On 23 May 1907 nineteen women took their seats as the Finnish Parliament met for the first time. The women were the first female Parliamentarians in the world.
By 2018 Finland ranked fourth in the world for gender parity. At the 2019 elections, 47% of the MPs elected were women.
Often women have had to fight for female suffrage to be incorporated into an existing democratic system. Finland’s democratic system included universal suffrage from the start. Until 1905 the Grand Duchy of Finland was governed by the Diet of the Four Estates (nobles, clergy, burghers and peasants). It was also part of the Russian Empire.
In 1905, the Diet met to discuss petitions calling for suffrage and a Senate bill was put forward. The Nobility and Burghers refused to debate the bill due to the loss of power universal suffrage would have on them. The Clergy favoured expanding suffrage for men first before addressing votes for women. The Peasants group favoured universal suffrage but did not want to allow women to stand for Parliament.
In the autumn of 1905, workers’ associations called a general strike. At strike meetings, people passed resolutions that explicitly included women in the call for suffrage. As part of resolving the strike the Diet supported a call for a parliament and universal suffrage for everyone over 24. Women pushed to ensure gender parity was explicitly included.
“We [women] have to shout to the world that we are demanding the right to vote and to stand for election, and that we are not going to settle for anything less. Now is not the time for compromises, because if we are excluded now, we can be sure that it will remain that way for a long time.”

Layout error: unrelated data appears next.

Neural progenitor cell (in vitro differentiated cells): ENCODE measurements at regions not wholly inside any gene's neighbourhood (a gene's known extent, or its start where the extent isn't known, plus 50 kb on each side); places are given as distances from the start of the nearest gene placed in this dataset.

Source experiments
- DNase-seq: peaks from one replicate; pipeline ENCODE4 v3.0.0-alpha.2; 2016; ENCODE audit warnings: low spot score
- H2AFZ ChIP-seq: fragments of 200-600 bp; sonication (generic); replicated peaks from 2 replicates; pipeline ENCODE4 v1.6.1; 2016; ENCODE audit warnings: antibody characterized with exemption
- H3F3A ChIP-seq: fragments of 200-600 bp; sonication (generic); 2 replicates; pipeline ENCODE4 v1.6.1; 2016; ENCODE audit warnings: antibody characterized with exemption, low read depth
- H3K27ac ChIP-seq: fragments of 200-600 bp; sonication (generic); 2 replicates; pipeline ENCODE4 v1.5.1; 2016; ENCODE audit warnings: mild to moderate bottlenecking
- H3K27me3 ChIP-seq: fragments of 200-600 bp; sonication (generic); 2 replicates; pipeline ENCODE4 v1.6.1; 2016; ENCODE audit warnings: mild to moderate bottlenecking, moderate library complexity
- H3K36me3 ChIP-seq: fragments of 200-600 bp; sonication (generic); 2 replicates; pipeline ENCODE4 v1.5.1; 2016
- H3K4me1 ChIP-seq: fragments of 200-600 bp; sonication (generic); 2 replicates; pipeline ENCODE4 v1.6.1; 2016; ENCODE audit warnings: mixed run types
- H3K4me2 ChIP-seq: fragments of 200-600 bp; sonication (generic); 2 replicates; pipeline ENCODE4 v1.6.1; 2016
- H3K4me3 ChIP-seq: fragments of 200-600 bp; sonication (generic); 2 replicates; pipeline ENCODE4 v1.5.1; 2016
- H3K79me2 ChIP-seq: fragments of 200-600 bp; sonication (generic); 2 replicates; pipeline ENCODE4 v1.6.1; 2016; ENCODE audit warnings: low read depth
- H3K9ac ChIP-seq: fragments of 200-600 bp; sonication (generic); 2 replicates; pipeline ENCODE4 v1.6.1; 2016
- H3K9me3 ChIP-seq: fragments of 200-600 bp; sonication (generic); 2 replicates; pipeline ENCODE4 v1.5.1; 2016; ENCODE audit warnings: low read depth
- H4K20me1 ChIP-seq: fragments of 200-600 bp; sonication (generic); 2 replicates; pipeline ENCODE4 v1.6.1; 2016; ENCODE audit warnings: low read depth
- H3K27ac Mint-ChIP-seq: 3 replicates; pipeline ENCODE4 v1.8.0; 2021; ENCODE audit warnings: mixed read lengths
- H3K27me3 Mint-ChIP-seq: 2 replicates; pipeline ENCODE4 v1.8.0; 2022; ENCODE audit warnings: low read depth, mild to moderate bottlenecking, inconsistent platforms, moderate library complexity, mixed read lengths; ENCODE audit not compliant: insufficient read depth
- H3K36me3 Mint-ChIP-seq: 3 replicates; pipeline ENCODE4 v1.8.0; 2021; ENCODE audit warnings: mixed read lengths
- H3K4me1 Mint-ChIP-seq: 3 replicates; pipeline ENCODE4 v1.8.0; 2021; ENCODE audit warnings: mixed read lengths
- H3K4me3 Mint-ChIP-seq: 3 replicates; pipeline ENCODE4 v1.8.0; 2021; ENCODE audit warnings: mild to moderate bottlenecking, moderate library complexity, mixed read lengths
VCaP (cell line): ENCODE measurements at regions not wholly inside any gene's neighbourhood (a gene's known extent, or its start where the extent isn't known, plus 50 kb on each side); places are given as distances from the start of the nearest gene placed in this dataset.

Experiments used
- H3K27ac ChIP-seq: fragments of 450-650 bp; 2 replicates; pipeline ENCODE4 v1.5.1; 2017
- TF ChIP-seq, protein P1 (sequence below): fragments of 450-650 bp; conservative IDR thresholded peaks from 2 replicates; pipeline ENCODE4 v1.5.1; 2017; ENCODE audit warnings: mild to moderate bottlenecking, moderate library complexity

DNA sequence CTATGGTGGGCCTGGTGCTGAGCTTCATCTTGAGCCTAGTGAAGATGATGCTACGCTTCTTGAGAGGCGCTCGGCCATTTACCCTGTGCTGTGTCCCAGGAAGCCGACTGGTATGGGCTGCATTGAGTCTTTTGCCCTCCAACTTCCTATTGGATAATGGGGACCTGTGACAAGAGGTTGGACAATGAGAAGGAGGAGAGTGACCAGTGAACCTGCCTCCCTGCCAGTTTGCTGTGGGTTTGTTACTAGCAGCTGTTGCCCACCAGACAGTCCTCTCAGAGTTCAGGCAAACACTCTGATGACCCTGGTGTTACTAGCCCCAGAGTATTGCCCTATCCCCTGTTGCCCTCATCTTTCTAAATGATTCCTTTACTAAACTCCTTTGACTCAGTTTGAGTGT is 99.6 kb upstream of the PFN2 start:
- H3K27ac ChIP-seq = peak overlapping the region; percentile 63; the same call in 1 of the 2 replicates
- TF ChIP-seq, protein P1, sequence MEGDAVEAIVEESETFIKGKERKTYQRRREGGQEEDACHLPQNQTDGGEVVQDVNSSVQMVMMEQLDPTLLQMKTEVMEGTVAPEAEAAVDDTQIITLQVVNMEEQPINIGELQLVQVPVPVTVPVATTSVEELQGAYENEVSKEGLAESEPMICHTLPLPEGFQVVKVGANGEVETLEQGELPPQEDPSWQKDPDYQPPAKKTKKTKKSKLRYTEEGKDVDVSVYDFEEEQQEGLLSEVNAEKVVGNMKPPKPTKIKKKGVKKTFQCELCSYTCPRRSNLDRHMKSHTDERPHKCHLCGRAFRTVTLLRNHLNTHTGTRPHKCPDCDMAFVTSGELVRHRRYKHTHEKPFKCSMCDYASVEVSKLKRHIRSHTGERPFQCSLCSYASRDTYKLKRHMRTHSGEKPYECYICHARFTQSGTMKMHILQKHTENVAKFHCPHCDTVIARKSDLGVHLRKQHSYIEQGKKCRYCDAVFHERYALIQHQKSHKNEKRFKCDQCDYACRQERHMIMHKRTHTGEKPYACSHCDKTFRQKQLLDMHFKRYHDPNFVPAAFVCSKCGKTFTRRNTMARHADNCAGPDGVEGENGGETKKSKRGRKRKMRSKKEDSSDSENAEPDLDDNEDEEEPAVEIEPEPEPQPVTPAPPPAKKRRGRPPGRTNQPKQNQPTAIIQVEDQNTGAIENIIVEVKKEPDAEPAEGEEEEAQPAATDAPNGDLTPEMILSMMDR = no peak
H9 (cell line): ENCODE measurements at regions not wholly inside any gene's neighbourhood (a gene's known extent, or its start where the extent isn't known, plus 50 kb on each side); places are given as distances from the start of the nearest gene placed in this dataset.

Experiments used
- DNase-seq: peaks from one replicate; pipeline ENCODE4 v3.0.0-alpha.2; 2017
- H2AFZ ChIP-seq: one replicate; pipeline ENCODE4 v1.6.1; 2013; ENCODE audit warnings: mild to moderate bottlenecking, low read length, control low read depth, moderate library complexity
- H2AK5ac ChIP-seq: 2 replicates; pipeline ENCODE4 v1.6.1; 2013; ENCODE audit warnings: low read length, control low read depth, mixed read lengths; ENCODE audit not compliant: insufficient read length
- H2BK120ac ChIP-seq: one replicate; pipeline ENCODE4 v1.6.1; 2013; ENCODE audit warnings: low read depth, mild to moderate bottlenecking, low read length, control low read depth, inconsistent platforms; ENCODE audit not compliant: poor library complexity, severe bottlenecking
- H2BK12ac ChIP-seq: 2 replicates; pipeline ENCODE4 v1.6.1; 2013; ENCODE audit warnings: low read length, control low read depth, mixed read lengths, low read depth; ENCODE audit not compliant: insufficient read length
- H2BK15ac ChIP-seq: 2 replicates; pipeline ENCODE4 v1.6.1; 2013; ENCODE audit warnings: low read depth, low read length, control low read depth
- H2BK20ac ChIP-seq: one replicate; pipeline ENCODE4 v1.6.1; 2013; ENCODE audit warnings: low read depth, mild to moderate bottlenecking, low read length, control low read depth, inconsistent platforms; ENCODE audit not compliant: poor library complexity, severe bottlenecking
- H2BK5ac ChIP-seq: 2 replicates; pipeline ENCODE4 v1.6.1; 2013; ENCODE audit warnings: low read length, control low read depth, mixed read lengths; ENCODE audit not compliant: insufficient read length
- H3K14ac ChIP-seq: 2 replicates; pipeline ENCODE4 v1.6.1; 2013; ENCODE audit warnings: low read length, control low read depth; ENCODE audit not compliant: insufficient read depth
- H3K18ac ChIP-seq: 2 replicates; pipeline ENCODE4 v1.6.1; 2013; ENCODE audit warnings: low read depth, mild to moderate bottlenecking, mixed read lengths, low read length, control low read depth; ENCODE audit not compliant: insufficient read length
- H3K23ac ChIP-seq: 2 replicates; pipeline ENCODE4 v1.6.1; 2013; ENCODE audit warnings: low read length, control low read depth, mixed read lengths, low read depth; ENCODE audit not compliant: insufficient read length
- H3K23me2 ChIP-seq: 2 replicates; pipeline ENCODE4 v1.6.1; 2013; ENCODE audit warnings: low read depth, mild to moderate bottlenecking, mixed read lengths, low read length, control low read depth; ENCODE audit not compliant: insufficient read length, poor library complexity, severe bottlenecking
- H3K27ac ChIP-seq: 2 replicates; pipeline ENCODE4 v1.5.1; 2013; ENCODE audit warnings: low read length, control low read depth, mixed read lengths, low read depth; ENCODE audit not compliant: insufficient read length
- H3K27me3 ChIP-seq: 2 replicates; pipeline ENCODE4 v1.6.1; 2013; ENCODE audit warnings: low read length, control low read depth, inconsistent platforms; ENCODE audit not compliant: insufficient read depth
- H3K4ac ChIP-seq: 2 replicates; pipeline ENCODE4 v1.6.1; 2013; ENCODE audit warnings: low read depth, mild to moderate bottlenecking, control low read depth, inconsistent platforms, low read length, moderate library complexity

The Tsar agreed to the Diet’s recommendations. Finland held the first election in March 1907, with a turnout of 900,000. The nineteen women elected were:
Ida Aalle-Teljo; Anni Huotari; Mimmi Kanervo; Jenny Nuotio; Maria Paaso-Laine; Hilja Pärssinen; Maria Raunio; Sandra Lehtinen; Miina Sillanpää; Eveliina Ala-Kulju; Hedvig Gebhard; Aleksandra Gripenberg; Liisi Kivioja; Hilda Käkikoski; Hilma Räsänen; Iida Vemmelpuu; Lucina Hagman; Alli Nissinen; and Dagmar Neovius.
One of the social Democrat MPs, Miina Sillanpää, was the leader of Finland’s Maid Association and went on to become Finland’s first female minister in 1926.
Some of the other social democrat female MPs were imprisoned after the Finish civil war in 1918 for having been on the socialist side. At least one of these, Anni Huotari, returned to parliament after her release from prison.